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Wednesday, October 7, 2009

Infinite Jest by David Wallace

Having lately invested in a paperback edition of David Wallace’s Infinite Jest, a 1,037-page text in small print (a length, I’ve repeatedly been told, is not publishable), I seek suggestions on how to approach the thing. Dave Eggers has said it required him a month to read it, but at my age I expect it will need much longer. My fear, of course, is that it will turn out to be a pretentious production, a display of cuteness designed to prove how informed the author was, how reckless and sophisticated, and how the possession of genius empowered him to ignore the value of being understandable.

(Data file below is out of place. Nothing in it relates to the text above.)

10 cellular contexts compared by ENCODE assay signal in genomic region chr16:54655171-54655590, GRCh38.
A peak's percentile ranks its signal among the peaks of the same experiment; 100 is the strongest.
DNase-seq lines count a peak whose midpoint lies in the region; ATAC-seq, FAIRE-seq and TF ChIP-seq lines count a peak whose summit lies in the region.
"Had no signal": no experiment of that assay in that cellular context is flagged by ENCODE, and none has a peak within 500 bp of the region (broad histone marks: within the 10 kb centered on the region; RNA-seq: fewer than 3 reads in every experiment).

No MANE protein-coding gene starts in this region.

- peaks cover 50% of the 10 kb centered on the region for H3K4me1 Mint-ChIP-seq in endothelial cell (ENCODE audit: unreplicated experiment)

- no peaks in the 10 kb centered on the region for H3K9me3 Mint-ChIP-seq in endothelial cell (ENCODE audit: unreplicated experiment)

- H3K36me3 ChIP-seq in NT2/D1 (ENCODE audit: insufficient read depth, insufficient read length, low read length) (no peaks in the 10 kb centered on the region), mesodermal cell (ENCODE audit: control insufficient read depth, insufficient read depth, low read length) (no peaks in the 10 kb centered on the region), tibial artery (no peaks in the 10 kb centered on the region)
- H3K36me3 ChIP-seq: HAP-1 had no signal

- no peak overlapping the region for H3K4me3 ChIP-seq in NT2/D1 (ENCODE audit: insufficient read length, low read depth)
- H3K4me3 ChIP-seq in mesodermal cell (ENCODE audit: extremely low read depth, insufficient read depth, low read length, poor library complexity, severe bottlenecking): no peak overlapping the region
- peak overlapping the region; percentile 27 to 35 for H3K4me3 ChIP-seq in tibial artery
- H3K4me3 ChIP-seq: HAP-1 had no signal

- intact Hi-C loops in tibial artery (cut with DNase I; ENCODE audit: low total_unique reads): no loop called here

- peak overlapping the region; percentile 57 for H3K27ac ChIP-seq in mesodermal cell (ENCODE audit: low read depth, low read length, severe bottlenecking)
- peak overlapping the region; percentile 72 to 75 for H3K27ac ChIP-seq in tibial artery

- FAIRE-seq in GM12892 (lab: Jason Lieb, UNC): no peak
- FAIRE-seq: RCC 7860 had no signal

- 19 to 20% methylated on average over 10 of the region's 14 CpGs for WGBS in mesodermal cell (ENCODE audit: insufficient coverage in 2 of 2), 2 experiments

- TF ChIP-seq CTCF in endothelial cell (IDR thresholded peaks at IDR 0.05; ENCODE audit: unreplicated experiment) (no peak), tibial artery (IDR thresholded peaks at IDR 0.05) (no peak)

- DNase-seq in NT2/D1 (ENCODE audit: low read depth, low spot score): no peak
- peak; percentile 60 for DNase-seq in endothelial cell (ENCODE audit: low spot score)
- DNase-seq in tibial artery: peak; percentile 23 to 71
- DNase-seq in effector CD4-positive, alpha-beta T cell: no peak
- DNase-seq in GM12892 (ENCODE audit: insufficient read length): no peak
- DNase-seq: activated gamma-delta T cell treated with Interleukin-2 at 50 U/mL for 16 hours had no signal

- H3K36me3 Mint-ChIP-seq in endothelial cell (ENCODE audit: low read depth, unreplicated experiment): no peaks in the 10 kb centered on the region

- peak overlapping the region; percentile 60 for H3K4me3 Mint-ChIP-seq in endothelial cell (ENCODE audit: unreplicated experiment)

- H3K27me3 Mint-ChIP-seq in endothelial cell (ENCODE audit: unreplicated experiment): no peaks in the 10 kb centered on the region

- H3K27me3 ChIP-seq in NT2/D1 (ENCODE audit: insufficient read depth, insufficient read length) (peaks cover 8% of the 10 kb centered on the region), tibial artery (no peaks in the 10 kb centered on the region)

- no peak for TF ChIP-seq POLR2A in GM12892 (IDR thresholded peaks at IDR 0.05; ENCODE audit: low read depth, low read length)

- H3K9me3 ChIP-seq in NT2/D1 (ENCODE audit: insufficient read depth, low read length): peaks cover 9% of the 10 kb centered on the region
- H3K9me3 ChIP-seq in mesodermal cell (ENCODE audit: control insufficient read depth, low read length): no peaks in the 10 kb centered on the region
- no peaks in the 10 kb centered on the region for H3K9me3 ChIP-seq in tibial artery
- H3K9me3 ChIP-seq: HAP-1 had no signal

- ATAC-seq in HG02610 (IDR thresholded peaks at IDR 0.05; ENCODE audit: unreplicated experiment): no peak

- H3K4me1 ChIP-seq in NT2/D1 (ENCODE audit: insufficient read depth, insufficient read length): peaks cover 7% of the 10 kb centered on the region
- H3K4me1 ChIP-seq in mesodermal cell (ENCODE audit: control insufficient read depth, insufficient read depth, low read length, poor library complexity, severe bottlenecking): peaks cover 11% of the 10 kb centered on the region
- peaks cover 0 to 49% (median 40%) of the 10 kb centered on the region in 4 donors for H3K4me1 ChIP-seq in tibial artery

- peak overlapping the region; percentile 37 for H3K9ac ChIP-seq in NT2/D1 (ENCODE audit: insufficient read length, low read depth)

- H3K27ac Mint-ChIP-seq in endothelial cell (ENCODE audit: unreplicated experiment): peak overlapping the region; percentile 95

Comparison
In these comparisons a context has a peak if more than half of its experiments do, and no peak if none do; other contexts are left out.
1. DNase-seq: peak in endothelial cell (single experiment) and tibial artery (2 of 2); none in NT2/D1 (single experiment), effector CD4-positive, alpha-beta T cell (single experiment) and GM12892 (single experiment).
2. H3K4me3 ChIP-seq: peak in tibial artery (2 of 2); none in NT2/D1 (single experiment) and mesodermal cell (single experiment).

My great hope, on the other hand, is that the book is as wonderful as so many critics have claimed, and that this author’s genius is not merely putative, but real. In any event I will be giving the novel my best attention for as long as I find it useful to bear with it, and will report back at intervals.
I should also say that I am dismayed by the lack of attention that has been given to this writer’s suicide, far less notice indeed than what has been given to Paris Hilton’s hairdo. The decay of the West – I’ll be reporting on that, too.

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